theHermit wrote:Moby Dick is the great American novel imo. I used to have heated arguments about this when in grad school! Are you reading all five Earthsea books Sam? I especially think the last one from a few years ago does a nice wrap on the story, if it is indeed the last standalone novel in the series.

I'll look into the Lavransdatter as I'm a fan of the Trappists.
There are 5 Earthsea books?? What's the last one?

BTW sorry to confuse you - Lavransdatter is not about Trappists, but recommended by my friend who loves the Trappists and spend the summer at one of their abbeys. But if you go by wannabe-Trappist taste, then it's still a good read. I'm only barely into it so I can't give you my opinion yet.

The last Earthsea novel is called The Other Wind. It picks up where Tehanu leaves off and I found it very satisfying.

I'm off in a couple of weeks to spend a week with the Trappists at the Abbey of the Genesee here in New York. I'm looking forward to taking a couple of good books along.
"Lord, make me an instrument of Thy peace;
where there is hatred, let me sow love;
where there is injury, pardon;"
- from the Prayer of St. Francis

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Post by theHermit » Tue Sep 04, 2007 7:05 pm

bb wrote:
Sam Gamgee wrote:... finally getting around to Moby Dick (because my roommate last year loves it religiously) ....
theHermit wrote:Moby Dick is the great American novel imo
Come on, you're joking, right? Diversity is great, but someone actually liking that tedious pile of doo is surely way more diversity than the universe needs. :)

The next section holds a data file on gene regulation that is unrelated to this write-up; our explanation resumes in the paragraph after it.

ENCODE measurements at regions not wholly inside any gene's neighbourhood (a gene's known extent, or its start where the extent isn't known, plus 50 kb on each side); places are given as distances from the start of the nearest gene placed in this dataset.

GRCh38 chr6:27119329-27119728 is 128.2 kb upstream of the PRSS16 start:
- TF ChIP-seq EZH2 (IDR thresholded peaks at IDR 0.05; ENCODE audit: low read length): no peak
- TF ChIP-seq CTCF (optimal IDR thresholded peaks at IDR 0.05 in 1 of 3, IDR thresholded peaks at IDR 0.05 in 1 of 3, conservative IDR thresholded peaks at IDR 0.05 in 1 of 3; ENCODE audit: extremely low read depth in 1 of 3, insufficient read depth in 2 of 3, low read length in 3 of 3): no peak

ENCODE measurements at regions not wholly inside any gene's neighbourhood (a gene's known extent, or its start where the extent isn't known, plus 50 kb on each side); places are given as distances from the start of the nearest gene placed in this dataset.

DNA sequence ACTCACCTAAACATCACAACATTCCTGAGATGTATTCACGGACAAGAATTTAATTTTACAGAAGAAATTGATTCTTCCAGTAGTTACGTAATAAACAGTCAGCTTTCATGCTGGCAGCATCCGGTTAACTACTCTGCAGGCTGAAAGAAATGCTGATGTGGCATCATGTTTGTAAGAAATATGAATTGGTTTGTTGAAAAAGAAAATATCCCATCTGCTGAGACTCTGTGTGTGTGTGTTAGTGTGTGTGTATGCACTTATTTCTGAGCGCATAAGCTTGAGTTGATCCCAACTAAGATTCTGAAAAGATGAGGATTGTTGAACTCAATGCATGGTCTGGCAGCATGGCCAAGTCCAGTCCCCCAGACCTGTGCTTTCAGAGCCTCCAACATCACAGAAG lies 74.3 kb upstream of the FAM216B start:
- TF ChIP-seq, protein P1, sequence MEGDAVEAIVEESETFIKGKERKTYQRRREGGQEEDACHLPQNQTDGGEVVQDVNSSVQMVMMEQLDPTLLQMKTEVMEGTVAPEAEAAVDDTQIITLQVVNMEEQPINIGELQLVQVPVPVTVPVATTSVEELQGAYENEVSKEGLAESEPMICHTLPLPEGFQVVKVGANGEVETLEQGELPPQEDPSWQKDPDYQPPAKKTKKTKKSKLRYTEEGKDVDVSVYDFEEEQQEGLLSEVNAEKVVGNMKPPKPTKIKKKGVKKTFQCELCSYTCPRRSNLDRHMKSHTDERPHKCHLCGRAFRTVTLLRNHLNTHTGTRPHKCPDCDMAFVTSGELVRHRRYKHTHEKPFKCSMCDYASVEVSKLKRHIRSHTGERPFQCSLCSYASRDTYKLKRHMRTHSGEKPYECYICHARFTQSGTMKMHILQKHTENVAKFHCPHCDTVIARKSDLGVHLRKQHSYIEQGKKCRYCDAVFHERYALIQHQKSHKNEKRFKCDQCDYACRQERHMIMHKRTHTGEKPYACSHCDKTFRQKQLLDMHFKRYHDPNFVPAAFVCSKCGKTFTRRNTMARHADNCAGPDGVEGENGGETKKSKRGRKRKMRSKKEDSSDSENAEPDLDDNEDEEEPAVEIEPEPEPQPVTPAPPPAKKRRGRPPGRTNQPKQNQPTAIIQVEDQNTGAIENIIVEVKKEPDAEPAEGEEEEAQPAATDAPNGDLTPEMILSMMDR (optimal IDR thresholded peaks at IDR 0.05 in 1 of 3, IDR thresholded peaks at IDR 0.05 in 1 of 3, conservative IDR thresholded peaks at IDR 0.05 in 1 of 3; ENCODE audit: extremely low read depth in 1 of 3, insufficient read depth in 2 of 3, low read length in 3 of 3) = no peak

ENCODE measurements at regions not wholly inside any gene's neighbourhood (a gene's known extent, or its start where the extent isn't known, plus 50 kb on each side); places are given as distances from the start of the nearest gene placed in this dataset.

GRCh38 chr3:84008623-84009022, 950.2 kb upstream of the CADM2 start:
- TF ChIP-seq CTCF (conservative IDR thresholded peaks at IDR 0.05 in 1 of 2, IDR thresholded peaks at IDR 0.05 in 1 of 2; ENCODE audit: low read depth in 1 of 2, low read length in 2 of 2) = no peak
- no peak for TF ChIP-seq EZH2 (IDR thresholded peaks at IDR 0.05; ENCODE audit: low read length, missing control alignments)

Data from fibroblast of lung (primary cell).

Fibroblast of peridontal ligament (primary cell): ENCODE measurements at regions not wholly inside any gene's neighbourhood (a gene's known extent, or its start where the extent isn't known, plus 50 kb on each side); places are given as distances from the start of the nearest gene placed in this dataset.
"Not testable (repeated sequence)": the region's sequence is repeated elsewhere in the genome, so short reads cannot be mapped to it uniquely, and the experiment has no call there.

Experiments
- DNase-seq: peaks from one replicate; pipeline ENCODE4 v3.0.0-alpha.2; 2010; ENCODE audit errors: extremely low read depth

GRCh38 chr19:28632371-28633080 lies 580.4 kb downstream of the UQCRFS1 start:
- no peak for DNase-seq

I always figured that teachers made kids read Moby Dick because THEY had to read the darn thing (or at least pretend to!) when THEY were kids. It never entered my wildest dreams that someone would say it's a good book. I mean, you're certainly welcome to like it, but wow.
Not joking at all. Moby Dick is a fantastic work of art. It's a study in human psychology and an adventure tale all rolled into one. It's also a commentary on Melville's contemporaries, especially the transcendentalists. All of Melville worth reading, but Moby Dick features in abundance all of what makes him an important writer.
"Lord, make me an instrument of Thy peace;
where there is hatred, let me sow love;
where there is injury, pardon;"
- from the Prayer of St. Francis

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Post by theHermit » Sun Dec 02, 2007 3:19 pm

Just started reading this:

http://www.amazon.com/History-Hobbit-Jo ... 732&sr=8-1

Extremely interesting so far.
"Lord, make me an instrument of Thy peace;
where there is hatred, let me sow love;
where there is injury, pardon;"
- from the Prayer of St. Francis